Depression had taken control of my mind. I would find myself wrapping traffic ropes and wondering if I could hang myself with them, then I would be thinking to where I would commit suicide and all I needed was a date.  Oh shoot… I had a date. 22nd of December… Brought back to reason with my ex-girlfriend, I decided not to do anything stupid that day, but depression was still here. With the help of my super I went to a psychiatrist who sent me immediately to the closest psychiatric clinic where I was referred to second psychiatric clinic closer to my home, where a team of doctors would take care of me the next day. Then began the process of the diagnosis. “Sir, you have bipolar disorder. It’s ok, we will get thru it together.” That when the second part of my journey started, the post diagnosis.

I told my super about it, and that I would need his help… but I never thoughts I would need THAT much of his help. When we began the process to find the right medication, everything went ten times harder! We were trying dozens of different combinations and I had to deal with horrible side effects. I would turn into a complete veggie on med and I would not even be able to wake to go to work, but all that at to be kept secret, I was afraid.. maybe ashamed, to say I was bipolar. I kept it silent for a long time.

Then one day, after sharing a post on twitter about men and suicide, I couldn’t keep it any longer, I opened for the first time about my new diagnosis on twitter and the very next second, I entered a different world! I was now at peace with my soul, I was who I really am. And the support… Holy moly! Dozens, if hundreds of other greenkeepers around the worlds offered their support and prayers. I wasn’t alone anymore! At least.. on the internet.

Weirdly enough… Maybe by fear to be judged and definitely because of a language barrier, I hadn’t told my co-workers yet that I suffered from bipolar disorder. It was hard to keep it  longer, under meds I wasn’t anymore the Erwan they knew. Supported by my super, one day I decided to take the plunge and to tell my colleagues I was bipolar. After this day, I promised myself I would never shut about it again.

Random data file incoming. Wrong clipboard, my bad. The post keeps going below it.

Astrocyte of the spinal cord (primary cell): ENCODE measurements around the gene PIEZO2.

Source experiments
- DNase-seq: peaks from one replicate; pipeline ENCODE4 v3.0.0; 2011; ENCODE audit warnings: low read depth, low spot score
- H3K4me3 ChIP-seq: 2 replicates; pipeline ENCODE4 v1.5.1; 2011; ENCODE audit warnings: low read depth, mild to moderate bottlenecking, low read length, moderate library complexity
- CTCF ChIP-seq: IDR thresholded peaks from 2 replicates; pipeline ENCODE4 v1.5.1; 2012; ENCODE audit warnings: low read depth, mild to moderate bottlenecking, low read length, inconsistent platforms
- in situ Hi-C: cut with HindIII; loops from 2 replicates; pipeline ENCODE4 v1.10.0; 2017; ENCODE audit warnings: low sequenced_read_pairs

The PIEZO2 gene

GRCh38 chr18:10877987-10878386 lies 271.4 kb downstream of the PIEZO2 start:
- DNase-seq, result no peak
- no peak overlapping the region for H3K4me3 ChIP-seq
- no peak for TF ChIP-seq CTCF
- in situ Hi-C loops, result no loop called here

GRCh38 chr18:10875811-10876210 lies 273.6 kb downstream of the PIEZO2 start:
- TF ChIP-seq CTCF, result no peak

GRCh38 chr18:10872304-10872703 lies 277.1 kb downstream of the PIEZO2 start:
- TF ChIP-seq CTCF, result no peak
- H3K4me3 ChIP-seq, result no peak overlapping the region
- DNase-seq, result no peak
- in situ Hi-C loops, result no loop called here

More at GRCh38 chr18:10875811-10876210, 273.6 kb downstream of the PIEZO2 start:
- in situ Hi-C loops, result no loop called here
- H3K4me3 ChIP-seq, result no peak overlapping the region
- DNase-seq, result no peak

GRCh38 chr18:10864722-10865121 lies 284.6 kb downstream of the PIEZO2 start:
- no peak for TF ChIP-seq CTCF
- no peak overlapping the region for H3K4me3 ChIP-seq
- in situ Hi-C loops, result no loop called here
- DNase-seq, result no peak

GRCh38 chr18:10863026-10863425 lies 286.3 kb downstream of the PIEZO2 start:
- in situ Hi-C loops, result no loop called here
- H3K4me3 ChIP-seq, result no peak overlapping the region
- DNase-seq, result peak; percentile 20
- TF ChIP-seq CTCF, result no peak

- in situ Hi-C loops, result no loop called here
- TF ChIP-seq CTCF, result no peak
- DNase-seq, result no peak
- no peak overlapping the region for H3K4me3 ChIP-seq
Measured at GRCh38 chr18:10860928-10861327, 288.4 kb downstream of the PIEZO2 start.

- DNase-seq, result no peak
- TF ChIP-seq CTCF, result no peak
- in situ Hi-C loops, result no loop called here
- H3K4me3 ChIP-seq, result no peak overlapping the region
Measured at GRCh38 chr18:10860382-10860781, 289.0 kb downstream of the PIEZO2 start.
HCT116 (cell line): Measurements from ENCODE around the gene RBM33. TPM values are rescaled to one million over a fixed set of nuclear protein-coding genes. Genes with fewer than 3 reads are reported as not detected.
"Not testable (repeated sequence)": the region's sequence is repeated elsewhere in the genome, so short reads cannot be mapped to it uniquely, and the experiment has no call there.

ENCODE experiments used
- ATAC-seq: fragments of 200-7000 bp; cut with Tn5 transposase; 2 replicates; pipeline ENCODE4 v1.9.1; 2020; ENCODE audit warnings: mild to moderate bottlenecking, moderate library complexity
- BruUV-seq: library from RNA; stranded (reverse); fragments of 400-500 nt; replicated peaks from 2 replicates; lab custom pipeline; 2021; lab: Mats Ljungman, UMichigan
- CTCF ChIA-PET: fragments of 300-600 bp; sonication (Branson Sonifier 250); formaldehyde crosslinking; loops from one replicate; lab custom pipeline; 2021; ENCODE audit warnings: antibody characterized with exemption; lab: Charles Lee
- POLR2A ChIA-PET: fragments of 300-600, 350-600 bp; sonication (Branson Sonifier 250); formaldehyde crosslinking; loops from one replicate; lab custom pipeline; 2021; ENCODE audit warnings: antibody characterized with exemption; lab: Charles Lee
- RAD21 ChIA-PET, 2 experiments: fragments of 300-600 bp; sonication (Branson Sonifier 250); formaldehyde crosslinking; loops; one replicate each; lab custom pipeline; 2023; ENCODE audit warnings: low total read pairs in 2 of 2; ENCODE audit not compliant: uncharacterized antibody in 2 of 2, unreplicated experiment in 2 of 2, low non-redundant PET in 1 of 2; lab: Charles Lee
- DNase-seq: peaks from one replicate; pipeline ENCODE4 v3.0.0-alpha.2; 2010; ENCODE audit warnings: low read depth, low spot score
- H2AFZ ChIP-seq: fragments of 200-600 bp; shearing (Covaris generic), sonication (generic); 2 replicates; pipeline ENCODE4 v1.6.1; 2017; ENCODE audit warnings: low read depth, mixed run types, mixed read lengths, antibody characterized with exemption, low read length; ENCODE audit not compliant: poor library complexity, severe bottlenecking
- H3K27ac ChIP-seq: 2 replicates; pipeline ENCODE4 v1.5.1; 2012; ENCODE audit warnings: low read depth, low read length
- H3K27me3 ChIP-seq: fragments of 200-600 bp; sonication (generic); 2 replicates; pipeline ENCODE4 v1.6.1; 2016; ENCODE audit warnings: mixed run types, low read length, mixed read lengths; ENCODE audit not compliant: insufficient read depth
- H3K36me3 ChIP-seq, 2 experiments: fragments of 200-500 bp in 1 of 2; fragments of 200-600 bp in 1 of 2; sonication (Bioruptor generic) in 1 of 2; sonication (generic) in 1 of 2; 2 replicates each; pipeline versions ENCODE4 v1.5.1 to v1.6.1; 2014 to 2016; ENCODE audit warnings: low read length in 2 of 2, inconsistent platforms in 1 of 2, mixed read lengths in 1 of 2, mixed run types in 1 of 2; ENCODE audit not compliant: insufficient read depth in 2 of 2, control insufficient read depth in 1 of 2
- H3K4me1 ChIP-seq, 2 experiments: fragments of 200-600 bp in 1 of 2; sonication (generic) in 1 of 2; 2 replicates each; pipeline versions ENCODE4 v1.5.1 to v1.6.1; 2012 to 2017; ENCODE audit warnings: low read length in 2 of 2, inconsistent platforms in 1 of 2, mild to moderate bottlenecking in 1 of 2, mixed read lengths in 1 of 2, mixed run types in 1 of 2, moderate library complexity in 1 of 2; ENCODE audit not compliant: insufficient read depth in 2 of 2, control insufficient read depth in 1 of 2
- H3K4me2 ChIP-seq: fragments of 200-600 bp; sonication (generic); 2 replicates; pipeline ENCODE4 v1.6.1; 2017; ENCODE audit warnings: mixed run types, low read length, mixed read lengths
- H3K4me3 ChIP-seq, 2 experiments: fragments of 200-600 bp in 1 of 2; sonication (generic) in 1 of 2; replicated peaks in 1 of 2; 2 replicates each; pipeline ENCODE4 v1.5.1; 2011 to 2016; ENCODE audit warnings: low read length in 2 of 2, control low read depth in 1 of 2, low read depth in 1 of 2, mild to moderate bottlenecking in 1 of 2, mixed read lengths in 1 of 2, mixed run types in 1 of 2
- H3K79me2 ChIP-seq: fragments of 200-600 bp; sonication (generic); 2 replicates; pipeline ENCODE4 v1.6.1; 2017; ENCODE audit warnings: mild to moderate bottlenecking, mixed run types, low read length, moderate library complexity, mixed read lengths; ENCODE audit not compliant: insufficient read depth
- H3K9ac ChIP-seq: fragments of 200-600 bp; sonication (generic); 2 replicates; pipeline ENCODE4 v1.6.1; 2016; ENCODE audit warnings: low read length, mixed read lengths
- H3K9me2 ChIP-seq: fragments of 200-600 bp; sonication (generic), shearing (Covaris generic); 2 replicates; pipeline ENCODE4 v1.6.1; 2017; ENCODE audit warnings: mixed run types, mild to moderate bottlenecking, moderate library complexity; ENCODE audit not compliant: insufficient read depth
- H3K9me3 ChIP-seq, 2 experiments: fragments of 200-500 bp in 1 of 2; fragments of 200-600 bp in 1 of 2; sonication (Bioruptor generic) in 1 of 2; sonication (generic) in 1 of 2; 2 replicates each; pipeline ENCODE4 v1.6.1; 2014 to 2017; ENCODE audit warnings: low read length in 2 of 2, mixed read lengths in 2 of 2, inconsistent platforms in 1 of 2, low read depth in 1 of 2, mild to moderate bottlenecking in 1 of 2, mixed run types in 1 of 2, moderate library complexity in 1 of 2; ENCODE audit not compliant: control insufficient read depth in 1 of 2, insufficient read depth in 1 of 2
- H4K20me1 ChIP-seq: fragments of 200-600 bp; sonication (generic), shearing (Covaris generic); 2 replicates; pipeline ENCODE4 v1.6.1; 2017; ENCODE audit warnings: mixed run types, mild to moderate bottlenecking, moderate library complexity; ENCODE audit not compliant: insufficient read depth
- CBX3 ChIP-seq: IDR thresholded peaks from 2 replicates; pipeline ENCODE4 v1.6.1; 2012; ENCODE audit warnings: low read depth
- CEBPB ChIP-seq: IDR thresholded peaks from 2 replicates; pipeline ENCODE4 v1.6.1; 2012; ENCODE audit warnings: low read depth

I am still in this long journey to find the correct medicine, , I am still grieving the old Erwan, to let place of the new Erwan, trying to find the right balance between manic me and depressive me, but now, I am not alone anymore!

I would like to thank Jordan for his indiscontinued support, but also thank to Shane Buckley, Dr John and Mary Dempsey, Dr Deborah Cox, Miranda Robinson, Craig Haldane, C Joy and everyone else who offered their support during this journey. I wouldn’t be there without you. THANK YOU.

Moving forward, if you suspect you have bipolar disorder, or know someone with bipolar disorder, be brave, reach out, speak about it, get educated! And never forget, it’s ok not to be ok!

Some numbers and facts:

Bipolar disorder affects 4% of the population world-wide and of for thus diagnosed with bipolar, 1 out of 5 will complete suicide each year, and this only account for those who has been diagnosed.

The original thread where I opened up about bipolar: (click to open)

Recommended links:

1 Video “Bipolar disorder (depression & mania) – causes, symptoms, treatment & pathology” by Osmose: (6mn30sec)

Video “What is bipolar disorder” by MoreThanMyDiagnosis: (4mn)

Video: “My bipolar life”: (9mn) <- HIGHLY RECOMMEND.

TedTalk: “Take off the mask of bipolar” (10m30sec)